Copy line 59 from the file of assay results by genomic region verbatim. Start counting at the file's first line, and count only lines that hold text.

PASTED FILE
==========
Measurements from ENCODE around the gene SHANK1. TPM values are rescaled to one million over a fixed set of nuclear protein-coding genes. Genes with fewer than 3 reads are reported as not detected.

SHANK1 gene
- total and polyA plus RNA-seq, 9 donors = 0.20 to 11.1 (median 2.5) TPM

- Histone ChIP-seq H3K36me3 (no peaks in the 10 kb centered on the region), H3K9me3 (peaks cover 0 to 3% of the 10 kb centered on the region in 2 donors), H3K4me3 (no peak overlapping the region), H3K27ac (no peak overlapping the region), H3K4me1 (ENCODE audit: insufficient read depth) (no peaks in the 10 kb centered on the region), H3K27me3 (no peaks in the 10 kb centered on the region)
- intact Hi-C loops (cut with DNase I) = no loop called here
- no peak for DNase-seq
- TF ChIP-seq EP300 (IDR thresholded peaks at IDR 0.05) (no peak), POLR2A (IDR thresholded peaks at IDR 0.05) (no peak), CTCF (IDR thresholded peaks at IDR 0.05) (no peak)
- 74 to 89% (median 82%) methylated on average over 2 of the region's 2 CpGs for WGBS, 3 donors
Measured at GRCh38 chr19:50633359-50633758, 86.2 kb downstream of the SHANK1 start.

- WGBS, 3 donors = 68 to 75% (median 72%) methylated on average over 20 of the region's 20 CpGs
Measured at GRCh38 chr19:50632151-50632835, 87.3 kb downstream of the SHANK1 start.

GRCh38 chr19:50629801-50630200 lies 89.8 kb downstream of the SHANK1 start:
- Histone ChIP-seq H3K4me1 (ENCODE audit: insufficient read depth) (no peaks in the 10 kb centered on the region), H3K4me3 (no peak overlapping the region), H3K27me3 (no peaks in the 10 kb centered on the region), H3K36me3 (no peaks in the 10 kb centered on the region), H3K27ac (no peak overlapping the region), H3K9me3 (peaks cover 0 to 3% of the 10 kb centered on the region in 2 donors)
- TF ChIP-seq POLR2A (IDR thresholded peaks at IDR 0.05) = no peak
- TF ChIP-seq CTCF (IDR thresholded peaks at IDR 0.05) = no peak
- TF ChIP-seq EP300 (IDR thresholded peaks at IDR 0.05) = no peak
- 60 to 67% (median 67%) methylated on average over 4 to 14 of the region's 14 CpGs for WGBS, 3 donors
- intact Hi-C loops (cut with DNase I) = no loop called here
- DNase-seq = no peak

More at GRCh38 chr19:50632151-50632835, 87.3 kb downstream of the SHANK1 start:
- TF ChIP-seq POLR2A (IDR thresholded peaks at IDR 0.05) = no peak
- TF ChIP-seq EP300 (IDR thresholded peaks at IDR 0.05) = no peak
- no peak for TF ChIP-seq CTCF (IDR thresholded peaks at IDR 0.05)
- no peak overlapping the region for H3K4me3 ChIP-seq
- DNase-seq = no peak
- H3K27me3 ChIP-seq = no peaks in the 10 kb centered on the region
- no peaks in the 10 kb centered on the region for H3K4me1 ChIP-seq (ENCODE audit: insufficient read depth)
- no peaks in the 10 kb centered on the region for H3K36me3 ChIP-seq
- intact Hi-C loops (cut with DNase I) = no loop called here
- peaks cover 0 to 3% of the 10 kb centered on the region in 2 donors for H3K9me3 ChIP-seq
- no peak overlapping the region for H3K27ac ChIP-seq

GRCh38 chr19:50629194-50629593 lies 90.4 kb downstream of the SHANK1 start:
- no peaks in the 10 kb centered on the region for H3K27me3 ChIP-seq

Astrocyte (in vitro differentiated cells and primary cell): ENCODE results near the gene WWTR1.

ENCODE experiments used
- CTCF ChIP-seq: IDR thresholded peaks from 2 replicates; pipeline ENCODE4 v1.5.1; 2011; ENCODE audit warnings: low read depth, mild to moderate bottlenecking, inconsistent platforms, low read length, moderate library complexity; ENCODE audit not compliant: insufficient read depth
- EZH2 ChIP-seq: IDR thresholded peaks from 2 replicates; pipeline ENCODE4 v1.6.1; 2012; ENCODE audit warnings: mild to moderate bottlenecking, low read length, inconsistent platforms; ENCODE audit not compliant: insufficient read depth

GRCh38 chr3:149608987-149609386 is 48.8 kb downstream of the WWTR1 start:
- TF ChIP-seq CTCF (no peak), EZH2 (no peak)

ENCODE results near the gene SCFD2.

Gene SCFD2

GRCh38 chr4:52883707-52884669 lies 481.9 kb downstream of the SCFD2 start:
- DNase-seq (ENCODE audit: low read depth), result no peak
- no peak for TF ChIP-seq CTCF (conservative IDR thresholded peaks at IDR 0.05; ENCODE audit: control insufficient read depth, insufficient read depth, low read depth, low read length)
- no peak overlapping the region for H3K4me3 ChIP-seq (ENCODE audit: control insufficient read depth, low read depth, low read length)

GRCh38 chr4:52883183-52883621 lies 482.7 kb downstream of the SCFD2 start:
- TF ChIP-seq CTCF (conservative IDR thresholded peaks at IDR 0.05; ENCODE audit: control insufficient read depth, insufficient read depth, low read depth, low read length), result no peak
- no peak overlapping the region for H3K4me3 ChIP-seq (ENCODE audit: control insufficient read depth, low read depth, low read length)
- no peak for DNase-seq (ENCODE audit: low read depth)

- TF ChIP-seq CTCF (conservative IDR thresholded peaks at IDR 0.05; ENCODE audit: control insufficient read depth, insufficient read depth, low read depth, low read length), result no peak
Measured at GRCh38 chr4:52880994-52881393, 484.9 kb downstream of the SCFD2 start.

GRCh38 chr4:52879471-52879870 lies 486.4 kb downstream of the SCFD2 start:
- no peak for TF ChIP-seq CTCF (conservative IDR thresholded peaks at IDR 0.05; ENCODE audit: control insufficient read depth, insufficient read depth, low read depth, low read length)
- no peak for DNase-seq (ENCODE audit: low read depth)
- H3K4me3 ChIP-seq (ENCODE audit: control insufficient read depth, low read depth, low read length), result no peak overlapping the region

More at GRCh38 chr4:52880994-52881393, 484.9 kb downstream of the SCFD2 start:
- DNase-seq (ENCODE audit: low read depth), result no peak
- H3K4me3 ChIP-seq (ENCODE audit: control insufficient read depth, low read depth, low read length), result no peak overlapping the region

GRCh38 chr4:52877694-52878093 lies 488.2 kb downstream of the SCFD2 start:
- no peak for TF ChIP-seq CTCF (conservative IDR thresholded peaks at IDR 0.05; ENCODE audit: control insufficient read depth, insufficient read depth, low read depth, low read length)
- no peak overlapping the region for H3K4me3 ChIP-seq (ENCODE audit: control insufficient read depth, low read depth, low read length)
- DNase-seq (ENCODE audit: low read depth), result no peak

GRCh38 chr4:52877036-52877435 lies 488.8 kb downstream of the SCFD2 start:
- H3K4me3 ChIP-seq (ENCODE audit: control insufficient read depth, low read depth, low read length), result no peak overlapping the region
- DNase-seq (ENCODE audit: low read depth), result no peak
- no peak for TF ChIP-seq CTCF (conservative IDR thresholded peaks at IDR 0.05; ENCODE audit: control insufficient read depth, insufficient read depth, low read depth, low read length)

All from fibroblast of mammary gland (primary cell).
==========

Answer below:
GRCh38 chr4:52877694-52878093 lies 488.2 kb downstream of the SCFD2 start: